Learning about famous scientists can deepen our students' appreciation and understanding of science. And so it's important that we add a few biographies and reports on key scientists throughout their homeschooling years.
To help you out with this task, we wanted to share 5 easy steps for writing a biography report on a famous scientist.
5 Easy steps for writing a scientist biography report
We love sharing about the key men and women in science with our students. We usually do this at different stages throughout their journey and this is something we incorporate into our programs. But typically, we recommend that students begin sharing scientist biography reports around third or fourth grade. In this beginning these will be super simple and they'll get more complex as the students get older. But they will all begin with...
Step 1: Choose and read
The first step for writing any scientist biography report is to have the students read about the scientist.
You may have a book, or article, scheduled in your science program, but if you don't have a book already scheduled for you with your science program, simply choose the scientist you would like to study and then head to your local library. The children's literature section generally has a section for biographies, which makes it easy to find a book that will work for your student.
Here is a list of options we have used in the past:
100 Scientists who made history (This book has simple articles on a variety of scientists that are great for younger kids.)
- Science Stories Series by Beverly Birch (These are simple biographies also good for younger kids.)
- Who Was series by a variety of authors (There are several scientists in this series, which is good for upper elementary and middle school kids.)
- Living History Library by Jeanne Benedick (There are several scientists in this series, which is good for middle school kids.)
- DK Biography Series (Again, there are several scientists in this series, which is good for middle school and high school kids.)
DK Eyewitness: Great Scientists (This book has simple articles on a variety of scientists that are great for older kids.)
Once you have your book or article selected, you can read the selection all in one shot or you can break it up over a week or so. If your students are younger, feel free to read the selection out loud. Just be sure to discuss what the students have read, or listened to, each day.
Looking for a unit already put together for you on a scientist? Here are two you can download for free: Mendel and Pasteur.
Step 2: Answers several questions
After the students finish reading the book or the article, have them answer a few questions about the book.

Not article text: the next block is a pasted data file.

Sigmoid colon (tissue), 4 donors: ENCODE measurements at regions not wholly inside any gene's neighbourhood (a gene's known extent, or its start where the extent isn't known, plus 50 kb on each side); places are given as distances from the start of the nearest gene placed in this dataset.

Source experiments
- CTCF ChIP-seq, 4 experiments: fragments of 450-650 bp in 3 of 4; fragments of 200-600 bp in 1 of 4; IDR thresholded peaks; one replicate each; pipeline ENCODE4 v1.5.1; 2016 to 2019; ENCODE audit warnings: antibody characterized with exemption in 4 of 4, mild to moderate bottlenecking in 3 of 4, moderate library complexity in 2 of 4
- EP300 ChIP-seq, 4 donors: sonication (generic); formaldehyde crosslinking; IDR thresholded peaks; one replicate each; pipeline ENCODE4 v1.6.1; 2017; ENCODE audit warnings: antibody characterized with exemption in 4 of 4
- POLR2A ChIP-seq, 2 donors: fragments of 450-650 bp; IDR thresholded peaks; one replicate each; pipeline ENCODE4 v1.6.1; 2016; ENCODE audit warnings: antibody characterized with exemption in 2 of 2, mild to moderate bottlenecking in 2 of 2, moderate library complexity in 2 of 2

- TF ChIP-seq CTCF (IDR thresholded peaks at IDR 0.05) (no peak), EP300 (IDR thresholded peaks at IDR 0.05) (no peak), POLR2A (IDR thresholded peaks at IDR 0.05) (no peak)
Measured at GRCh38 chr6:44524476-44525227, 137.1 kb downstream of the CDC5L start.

These are the questions we like to ask:
- Who was the scientist you read about?
- When and where were they born?
- What was their major scientific contribution?
- List the events that surround their discovery.
- List some other interesting events in the scientist’s life.
- Why do you think that it is important to learn about this scientist?
Here is a free printable for you to use with your students as they answer these questions:
If your students are younger, feel free to act as their scribe as they answer these questions. The plan is that these questions will serve as a basic outline or a list of facts to pick and choose from when the students go to write their actual reports.
Step 3: Write a rough draft
The day after you answer the questions, review the student's answers and talk about how to structure the report. Your goal may be a simple one-paragraph report or it may be a several-page essay - this really depends upon the students' ages.
Here is a basic structure for a multi-paragraph report:
- One paragraph with the introduction and biographical information on the scientist,
- One paragraph on the scientist's major discovery and the events surrounding the discovery,
- One paragraph on some other events in the scientist's life,
- And a final paragraph that concludes the report and shares why someone should study the scientist.
You can reduce these topics to once sentence for a shorter report or expand them for a longer one.
Step 4: Edit
The day after, or a few days after, the students complete the third step, you need to have them edit their papers.
We read the whole draft together when editing because when we do it this way, my student usually picks up most of the errors on her own. Thus making the corrections hers instead of mine, which saves us quite a few tears. If we don't catch them all this way, I will point out any remaining errors and then we move on.
Then once we have finished editing, we will chat about the format for the final report. We typically give a few options for a scientist biography report.
- A mini-book
- A full-size poster
- A lapbook
- Or a standard report
If the students choose to do a mini-book, poster, or lapbook, we will also discuss what the layout of their final project will look like.
Step 5: Prepare the final report
After you finish editing and choosing a layout, the students should pull together their final reports.
This step is fairly easy because of all the work you did in the previous four steps. Basically, the students will take their edited draft and put it in the format you decided upon.
You can choose to grade the report or share it with a group. Either way, your students will gain a deeper understanding of science through the men and women that have shaped the course of the subject through their discoveries!
The Final Product
Choose and read a scientist's biography, answer the questions, write the rough draft, edit, and prepare the final report.
That is how you can write a scientist biography report in five simple steps. Hopefully, you are now inspired to try writing one with your students!